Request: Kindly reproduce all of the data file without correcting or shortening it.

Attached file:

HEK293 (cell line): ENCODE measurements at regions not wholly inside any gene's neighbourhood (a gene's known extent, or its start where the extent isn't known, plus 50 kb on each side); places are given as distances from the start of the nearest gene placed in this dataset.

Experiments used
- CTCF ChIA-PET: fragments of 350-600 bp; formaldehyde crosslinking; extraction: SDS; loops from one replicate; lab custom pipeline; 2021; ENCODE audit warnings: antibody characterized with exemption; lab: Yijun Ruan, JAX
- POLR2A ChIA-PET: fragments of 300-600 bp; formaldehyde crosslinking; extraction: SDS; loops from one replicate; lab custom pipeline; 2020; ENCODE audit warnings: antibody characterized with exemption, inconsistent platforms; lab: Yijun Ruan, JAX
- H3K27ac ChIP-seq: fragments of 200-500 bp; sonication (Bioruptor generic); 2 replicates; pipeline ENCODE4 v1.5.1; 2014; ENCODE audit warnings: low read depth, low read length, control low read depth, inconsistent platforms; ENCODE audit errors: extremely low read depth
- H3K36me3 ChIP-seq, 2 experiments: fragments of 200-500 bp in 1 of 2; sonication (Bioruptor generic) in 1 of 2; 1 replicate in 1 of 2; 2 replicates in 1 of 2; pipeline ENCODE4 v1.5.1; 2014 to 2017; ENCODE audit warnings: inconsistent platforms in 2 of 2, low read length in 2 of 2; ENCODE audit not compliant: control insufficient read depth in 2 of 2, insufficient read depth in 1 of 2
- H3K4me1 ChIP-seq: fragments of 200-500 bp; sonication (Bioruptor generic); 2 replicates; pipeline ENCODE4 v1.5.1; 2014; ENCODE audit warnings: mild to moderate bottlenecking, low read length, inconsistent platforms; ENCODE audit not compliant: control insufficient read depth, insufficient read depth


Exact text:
HEK293 (cell line): ENCODE measurements at regions not wholly inside any gene's neighbourhood (a gene's known extent, or its start where the extent isn't known, plus 50 kb on each side); places are given as distances from the start of the nearest gene placed in this dataset.

Experiments used
- CTCF ChIA-PET: fragments of 350-600 bp; formaldehyde crosslinking; extraction: SDS; loops from one replicate; lab custom pipeline; 2021; ENCODE audit warnings: antibody characterized with exemption; lab: Yijun Ruan, JAX
- POLR2A ChIA-PET: fragments of 300-600 bp; formaldehyde crosslinking; extraction: SDS; loops from one replicate; lab custom pipeline; 2020; ENCODE audit warnings: antibody characterized with exemption, inconsistent platforms; lab: Yijun Ruan, JAX
- H3K27ac ChIP-seq: fragments of 200-500 bp; sonication (Bioruptor generic); 2 replicates; pipeline ENCODE4 v1.5.1; 2014; ENCODE audit warnings: low read depth, low read length, control low read depth, inconsistent platforms; ENCODE audit errors: extremely low read depth
- H3K36me3 ChIP-seq, 2 experiments: fragments of 200-500 bp in 1 of 2; sonication (Bioruptor generic) in 1 of 2; 1 replicate in 1 of 2; 2 replicates in 1 of 2; pipeline ENCODE4 v1.5.1; 2014 to 2017; ENCODE audit warnings: inconsistent platforms in 2 of 2, low read length in 2 of 2; ENCODE audit not compliant: control insufficient read depth in 2 of 2, insufficient read depth in 1 of 2
- H3K4me1 ChIP-seq: fragments of 200-500 bp; sonication (Bioruptor generic); 2 replicates; pipeline ENCODE4 v1.5.1; 2014; ENCODE audit warnings: mild to moderate bottlenecking, low read length, inconsistent platforms; ENCODE audit not compliant: control insufficient read depth, insufficient read depth